Pres fans can all be guilty to some extent of judging news programmes by appearance.
Of course, looks do matter: the titles, graphics, set and astons all create the environment which the actual journalism sits in.
Get it badly wrong and the journalism loses credibility. Get it right and you do justice to the journalism. Individual stories which might be dull or badly produced don’t seem quite so bad either.
But ultimately what really matters are the stories, how they are produced and the programme running orders. The concern over the future of the BBC News Channel serves as a reminder of this.
The BBC’s international news coverage is one of its greatest strengths.
Foreign news is about more than the coverage of a major story like the war in Ukraine. It is about trying to produce a good range of stories from across the globe which are of interest or importance to viewers.
Everyone who saw Michael Buerk’s reports on the Ethiopian Famine of 1984 remembers them. But to this day there is still a concern that Africa features too little on major bulletins except to highlight a problem.
There is also the question over just how much world news a particular bulletin should include – but the journalists all place the viewer in Britain at the centre of their storytelling. It is the classic challenge of thinking about how to engage a viewer having their tea with an issue which they may not have realised they were interested in. This all boils down to good storytelling.
As a general rule, the BBC News at Ten includes more international material than the BBC News at Six. But to be relevant, a mainstream programme for a mainstream audience clearly has to include a full range of domestic news too.
This is where questions about the new News Channel still need to bs answered.
An international audience will hardly lap up another round of two-ways with reporters around Britain on the latest train strikes. But the story is of vital importance here.
British viewers meanwhile will not want a diet of endless overseas stories and references to the British Prime Minister and Queen Elizabeth of the United Kingdom.
As for the main programmes on the two big channels, there was a remarkable demonstration this week of the differences between their priorities.
The death at the age of 41 of the singer Darius Campbell Danesh led the ITV Evening News and was reported prominently on ITV News at Ten.
Both main BBC One bulletins gave his death a short mention towards the end.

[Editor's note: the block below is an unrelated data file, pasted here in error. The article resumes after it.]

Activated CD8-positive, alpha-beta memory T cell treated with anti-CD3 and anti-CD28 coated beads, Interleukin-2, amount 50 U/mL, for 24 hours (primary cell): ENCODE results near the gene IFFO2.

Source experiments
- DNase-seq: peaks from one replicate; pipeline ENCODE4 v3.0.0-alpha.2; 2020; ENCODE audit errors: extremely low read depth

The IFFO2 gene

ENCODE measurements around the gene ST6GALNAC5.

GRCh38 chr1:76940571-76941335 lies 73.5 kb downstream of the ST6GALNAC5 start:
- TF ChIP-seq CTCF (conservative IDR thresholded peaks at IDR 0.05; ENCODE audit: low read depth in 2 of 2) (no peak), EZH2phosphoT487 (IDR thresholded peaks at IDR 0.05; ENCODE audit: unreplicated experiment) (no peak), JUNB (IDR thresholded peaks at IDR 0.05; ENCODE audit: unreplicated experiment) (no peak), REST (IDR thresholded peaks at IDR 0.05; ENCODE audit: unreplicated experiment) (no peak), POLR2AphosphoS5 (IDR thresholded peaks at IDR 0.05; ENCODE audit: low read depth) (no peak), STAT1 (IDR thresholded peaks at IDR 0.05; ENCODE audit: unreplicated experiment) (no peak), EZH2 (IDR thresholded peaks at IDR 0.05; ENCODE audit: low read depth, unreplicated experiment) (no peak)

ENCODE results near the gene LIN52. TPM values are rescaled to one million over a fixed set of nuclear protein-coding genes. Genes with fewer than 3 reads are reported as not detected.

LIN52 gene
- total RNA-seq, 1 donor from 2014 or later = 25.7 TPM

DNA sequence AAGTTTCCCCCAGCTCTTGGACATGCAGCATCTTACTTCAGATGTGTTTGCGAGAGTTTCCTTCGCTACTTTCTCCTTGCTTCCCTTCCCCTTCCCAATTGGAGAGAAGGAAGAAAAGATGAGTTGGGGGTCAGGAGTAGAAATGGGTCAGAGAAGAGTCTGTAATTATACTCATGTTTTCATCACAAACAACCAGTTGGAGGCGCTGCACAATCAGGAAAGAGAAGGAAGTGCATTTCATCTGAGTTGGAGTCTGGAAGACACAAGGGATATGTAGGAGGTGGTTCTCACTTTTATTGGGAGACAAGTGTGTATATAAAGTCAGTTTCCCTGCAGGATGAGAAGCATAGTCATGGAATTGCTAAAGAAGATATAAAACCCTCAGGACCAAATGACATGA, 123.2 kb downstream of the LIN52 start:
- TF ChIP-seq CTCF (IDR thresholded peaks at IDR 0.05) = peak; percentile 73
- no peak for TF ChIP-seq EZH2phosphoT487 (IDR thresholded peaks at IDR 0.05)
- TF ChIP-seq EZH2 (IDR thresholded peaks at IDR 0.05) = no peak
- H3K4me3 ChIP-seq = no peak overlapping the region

There is a full article to be written about how these decisions reflect the different priorities of different programmes and services.
While these differences may not be as stark as the conflicting personalities of rival newspapers, the brand values of different news services are about far more than the cosmetic.
Even if the new BBC News Channel looks similar to the current one, what will the content be like? The brand could be very different even if it might not seem to be superficially.
PICTURED: BBC News Channel studio. COPYRIGHT: BBC.
A strange one to consider. I find myself in the opposite situation – I’m Welsh but often live overseas and don’t really have much to do with British news outside of the really big stuff. When I turn to the BBC from, say, my gym in Yerevan, or a hotel room in Almaty, I’m more interested in the remit that World News caters for now. Particularly, the BBC’s strengths in international reporting. I imagine that many of the people who watch World News would be rather bemused to see wall-to-wall Tory party leadership coverage, for instance.
Networks like the BBC, Al Jazeera and DW are ultimately efforts in soft power for their respective – it just so happens that the BBC works hard to maintain an image of integrity. Much of the time, their reporting is reliable and relevant. That’s why there’s an audience. I fear that by merging BBC News and World News, both UK domestic viewers lose out and international viewers who would wonder why they’re watching a channel clearly not for them. I think there’s a fair argument to be made that you’re helping to create the impression of a more insular, inward-looking UK when that happens.